After a massive five-alarm fire destroyed a partially constructed five-story, 241-unit, $51 million apartment building in Raleigh, the safety of wood-frame construction came under scrutiny.
The blaze also caused minor damage of a neighboring wood-framed, multi-family building and forced the evacuation of its residents. The Raleigh News & Observer subsequently published an extensive report on the pros and cons of wood-framed structures, interviewing professionals in the design and construction industry and developers.
The building, a pedestal structure with a poured-concrete first level and four stories of wood-frame construction above, was about 40% complete—making it vulnerable to fire. The president of Raleigh’s firefighter union told the newspaper that wood-frame buildings are safe once finished and after sprinklers installed. Before then, the structures are like a four-story lumber yard, the firefighter told the News & Observer.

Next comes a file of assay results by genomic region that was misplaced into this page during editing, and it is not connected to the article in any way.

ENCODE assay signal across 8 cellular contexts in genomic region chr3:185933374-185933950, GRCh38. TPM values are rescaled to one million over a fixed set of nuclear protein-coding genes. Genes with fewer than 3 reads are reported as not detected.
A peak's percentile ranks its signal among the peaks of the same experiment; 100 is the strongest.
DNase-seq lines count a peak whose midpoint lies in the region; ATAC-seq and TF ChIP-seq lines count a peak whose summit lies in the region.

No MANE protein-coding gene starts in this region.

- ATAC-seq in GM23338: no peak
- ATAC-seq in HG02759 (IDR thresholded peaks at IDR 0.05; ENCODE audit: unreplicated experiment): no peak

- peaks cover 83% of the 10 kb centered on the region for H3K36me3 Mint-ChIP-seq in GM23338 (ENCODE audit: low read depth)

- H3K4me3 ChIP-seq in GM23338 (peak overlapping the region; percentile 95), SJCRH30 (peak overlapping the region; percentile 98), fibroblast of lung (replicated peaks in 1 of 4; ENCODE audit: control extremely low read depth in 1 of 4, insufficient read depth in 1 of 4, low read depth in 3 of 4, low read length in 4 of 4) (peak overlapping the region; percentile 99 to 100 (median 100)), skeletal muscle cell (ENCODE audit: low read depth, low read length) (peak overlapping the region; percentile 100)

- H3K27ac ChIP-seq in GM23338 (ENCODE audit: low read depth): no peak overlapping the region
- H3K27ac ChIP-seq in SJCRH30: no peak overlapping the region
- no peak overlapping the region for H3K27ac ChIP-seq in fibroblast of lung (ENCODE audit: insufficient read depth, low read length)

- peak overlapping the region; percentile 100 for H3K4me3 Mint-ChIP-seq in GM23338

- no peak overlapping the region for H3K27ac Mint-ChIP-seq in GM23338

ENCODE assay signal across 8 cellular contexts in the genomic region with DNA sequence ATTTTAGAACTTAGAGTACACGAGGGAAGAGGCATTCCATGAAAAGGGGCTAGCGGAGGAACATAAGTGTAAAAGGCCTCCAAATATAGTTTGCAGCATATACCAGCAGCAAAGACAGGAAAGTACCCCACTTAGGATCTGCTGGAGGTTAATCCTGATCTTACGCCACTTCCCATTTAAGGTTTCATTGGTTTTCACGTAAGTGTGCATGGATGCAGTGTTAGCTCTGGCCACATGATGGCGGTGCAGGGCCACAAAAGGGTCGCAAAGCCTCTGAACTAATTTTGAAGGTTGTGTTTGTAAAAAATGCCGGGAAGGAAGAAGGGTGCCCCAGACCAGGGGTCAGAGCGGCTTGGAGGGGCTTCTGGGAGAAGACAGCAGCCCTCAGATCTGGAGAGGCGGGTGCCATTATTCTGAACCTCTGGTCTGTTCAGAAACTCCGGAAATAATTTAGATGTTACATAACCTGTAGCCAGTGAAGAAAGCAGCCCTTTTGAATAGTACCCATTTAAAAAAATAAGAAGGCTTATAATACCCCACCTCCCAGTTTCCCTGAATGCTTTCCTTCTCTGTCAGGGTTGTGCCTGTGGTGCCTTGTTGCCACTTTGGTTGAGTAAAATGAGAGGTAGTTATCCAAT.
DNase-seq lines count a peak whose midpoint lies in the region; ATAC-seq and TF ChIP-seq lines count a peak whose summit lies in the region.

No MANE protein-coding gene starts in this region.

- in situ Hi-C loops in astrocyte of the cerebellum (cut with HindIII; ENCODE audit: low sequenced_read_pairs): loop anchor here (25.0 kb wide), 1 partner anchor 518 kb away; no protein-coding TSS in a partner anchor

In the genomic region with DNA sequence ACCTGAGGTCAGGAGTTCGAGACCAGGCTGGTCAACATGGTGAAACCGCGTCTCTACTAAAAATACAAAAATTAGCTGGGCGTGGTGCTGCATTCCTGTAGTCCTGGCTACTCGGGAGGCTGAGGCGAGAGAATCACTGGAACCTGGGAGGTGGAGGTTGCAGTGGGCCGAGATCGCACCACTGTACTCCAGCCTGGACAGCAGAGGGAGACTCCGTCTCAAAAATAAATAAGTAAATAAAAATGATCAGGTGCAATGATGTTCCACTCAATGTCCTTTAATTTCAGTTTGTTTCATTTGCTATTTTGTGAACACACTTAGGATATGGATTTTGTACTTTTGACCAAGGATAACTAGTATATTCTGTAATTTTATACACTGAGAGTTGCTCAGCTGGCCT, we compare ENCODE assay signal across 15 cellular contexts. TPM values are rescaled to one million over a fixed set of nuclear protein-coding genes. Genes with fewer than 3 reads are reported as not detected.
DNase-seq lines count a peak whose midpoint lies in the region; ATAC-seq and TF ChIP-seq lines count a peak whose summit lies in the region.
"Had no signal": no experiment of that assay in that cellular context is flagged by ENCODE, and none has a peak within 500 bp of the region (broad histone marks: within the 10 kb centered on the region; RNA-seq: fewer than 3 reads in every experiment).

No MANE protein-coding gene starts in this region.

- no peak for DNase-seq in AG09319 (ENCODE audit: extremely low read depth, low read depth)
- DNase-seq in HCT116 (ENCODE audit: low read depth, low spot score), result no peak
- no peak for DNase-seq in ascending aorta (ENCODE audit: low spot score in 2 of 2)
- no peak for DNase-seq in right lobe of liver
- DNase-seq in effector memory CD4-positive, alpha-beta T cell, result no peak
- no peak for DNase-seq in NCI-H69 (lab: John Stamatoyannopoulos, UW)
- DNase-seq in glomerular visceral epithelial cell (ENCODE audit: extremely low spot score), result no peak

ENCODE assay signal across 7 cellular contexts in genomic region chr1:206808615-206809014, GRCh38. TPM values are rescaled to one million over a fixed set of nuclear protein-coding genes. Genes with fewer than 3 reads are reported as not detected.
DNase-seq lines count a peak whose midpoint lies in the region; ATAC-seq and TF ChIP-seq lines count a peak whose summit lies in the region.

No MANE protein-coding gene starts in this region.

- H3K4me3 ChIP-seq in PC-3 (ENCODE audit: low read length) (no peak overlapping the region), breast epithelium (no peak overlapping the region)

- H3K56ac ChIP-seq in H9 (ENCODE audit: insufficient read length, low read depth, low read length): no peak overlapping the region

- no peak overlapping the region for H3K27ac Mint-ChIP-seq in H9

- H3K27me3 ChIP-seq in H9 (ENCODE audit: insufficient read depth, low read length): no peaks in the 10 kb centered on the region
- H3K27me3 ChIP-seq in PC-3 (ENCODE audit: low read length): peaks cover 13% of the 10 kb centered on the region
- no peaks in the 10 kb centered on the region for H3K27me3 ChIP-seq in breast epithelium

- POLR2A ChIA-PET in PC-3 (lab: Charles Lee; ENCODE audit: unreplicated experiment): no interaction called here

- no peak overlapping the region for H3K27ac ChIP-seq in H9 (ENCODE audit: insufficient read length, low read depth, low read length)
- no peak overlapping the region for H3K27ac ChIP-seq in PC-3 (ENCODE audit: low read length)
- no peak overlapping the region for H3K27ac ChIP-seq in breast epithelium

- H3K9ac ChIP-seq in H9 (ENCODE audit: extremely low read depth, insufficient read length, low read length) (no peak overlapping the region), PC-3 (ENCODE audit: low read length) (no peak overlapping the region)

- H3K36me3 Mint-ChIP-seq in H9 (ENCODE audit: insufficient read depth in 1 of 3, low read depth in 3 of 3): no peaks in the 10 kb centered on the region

North Carolina adopted a change to the national building code in 2009 that increased the number of wood-frame stories that can be built on a pedestal or slab from four to five.